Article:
and more frizz. So try and wash your hair separately from
when you take a shower and use warm water not hot, then
if you can stand it, a final rinse with cool water will
help the hair cuticles to lie flat and make the whole straightening
process easier and faster.
- Towel dry gently and then apply a heat protection product
to hair. The amount you need will depend on type and length
of your hair.
- Spread the thermal defence product in your palms and
rub into hair, smoothing along its length.
- Use a hair dryer and paddle brush and start drying the
hair, encouraging straightness by brushing through the hair
as you dry. Set the hairdryers temperature to medium until
hair is completely dry.
- With medium or long hair use clips to separate hair so
that you can concentrate on one section at a time.
- Start with the lower layers and with a small section
of hair use your straightener down the length in a swift
- Repeat this step on the next section and continue using
small sections right round the head. When the underneath
sections are done, move on to the upper ones, this will
ensure the layers lie nicely on top of each other.
- Always run the straightener from top, down the hairs
length and continue until straightener runs off the hair
at the end and hair falls away. Do not stop at any point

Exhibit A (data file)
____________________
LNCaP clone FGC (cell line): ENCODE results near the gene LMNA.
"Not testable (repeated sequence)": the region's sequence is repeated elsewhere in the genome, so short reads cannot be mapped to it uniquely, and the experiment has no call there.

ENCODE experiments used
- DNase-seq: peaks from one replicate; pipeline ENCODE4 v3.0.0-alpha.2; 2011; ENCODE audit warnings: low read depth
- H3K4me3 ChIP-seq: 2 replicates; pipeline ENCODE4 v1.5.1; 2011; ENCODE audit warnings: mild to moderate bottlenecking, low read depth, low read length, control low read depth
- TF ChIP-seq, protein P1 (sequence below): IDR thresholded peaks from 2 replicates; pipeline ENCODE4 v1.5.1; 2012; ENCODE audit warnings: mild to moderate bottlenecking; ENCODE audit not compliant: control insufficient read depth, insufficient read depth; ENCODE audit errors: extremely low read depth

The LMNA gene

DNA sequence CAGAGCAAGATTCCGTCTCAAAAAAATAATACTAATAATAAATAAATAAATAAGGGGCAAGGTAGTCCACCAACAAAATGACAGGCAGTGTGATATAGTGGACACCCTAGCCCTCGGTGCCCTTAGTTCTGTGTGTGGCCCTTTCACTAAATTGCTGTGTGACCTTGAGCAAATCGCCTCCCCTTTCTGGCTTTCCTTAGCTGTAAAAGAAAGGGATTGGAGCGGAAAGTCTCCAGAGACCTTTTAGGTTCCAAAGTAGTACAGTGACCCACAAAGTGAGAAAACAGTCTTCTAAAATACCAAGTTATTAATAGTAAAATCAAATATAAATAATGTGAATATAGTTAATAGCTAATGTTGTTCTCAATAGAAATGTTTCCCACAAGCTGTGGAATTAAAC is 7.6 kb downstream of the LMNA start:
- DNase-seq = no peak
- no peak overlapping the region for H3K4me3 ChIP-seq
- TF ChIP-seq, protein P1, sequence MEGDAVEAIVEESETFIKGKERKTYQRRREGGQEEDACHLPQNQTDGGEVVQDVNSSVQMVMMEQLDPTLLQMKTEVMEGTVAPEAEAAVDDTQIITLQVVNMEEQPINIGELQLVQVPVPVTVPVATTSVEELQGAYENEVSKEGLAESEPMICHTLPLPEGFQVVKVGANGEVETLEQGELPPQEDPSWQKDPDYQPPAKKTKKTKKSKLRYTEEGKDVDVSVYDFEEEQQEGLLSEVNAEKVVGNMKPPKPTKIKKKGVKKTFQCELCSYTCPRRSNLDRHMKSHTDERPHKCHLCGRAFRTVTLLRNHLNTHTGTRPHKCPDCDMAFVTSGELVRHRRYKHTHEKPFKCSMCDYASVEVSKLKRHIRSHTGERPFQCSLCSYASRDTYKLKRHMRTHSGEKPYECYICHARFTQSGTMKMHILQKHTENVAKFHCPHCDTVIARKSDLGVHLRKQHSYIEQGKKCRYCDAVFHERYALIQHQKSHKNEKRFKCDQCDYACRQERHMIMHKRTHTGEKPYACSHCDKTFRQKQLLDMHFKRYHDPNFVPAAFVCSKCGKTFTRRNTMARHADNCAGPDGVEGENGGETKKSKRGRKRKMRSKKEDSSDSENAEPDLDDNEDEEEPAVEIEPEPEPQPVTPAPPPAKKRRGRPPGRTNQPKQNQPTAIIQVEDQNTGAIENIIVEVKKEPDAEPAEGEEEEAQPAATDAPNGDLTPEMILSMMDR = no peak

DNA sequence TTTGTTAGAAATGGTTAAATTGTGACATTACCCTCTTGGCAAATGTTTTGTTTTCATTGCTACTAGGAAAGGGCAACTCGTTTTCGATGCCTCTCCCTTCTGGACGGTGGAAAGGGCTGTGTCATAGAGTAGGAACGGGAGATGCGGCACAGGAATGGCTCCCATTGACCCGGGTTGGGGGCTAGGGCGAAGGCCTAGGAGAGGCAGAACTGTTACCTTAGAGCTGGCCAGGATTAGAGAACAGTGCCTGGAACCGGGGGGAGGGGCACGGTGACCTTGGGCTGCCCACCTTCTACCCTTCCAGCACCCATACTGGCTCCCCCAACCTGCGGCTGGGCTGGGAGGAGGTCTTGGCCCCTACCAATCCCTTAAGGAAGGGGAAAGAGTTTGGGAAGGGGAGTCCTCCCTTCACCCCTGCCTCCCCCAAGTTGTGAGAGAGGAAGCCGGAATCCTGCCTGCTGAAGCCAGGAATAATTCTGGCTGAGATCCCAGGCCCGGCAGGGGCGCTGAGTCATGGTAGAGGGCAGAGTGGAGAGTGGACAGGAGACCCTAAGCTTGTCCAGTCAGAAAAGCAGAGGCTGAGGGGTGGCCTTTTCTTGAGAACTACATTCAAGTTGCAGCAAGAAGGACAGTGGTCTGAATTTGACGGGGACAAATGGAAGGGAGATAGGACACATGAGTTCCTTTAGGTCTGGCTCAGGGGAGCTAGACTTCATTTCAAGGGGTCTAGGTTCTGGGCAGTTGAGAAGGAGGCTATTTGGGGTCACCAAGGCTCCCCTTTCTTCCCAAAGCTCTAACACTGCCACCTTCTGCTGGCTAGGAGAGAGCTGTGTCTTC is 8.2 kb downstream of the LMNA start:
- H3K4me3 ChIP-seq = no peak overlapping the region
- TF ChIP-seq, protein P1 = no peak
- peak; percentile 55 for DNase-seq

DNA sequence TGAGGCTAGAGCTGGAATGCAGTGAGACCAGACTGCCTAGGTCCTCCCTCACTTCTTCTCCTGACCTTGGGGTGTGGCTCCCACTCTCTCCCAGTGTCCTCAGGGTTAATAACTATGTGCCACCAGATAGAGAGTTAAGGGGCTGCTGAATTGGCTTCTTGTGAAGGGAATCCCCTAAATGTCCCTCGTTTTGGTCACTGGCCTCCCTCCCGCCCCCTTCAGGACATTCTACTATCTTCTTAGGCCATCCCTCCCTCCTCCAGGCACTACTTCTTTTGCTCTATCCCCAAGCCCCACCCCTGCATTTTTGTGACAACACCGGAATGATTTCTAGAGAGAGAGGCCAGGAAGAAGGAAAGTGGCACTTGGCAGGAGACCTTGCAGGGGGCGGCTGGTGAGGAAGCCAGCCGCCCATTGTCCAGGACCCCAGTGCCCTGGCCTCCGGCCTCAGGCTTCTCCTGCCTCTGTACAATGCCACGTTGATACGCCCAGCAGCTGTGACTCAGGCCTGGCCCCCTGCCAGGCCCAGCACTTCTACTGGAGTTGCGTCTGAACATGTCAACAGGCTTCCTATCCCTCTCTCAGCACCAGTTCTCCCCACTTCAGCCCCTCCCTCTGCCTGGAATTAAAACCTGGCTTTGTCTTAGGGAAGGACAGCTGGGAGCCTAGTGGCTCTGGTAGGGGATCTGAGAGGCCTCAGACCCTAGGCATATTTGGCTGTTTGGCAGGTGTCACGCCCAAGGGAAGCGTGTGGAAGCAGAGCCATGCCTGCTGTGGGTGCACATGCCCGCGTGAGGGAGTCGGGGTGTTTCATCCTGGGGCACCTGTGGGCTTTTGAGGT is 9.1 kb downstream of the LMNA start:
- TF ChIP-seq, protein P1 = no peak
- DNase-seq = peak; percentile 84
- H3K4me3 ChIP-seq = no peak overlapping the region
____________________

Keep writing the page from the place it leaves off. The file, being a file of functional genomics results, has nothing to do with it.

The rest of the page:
and try to keep the sweep even, consistent and at a reasonable
- Once the majority of hair has been straightened finish
the style by blending at the ends. With no clips run the
straightener close to the ends and off the ends of the hair.
This will stop separation that might occur when using sectioning
- You should be left with sleek, shiny, frizz free, straight
hair which should last.
From Sam Villa,
founding partner of the Sam Villa® brand and
Education Artistic Director for Redken 5th Avenue.
“Ever see someone flat iron a section of hair over and over
until it’s smooth? There’s no reason to do that, it takes more
time, muscle memory and compromises hair,” says Sam Villa, “Let
the heat, compression and tension work for YOU.”
Heat: Pass is the movement of a thermal tool through
a section. The slower the pass, the more heat applied, the faster
the pass, the less heat.
Compression: The closer hands are positioned to the iron
plates, the more intense the compression, the farther the hands,
the less compression.
Tension: The more hair needs to be reshaped or manipulated,
the more tension is needed, regardless of whether or not it
is being straightened or texturized.
(The latest floating plates adapt and follow the hair closely
and make it easier to obtain the right amount of tension).
“The cuticle on fine hair is already closed, so it needs less
compression, heat and tension and the cuticle on coarse hair
is more open, so it needs more to manipulate.
If the proper compression is not used on the respective hair
type, you will not get predictable results, and that’s why people
go over sections multiples time.”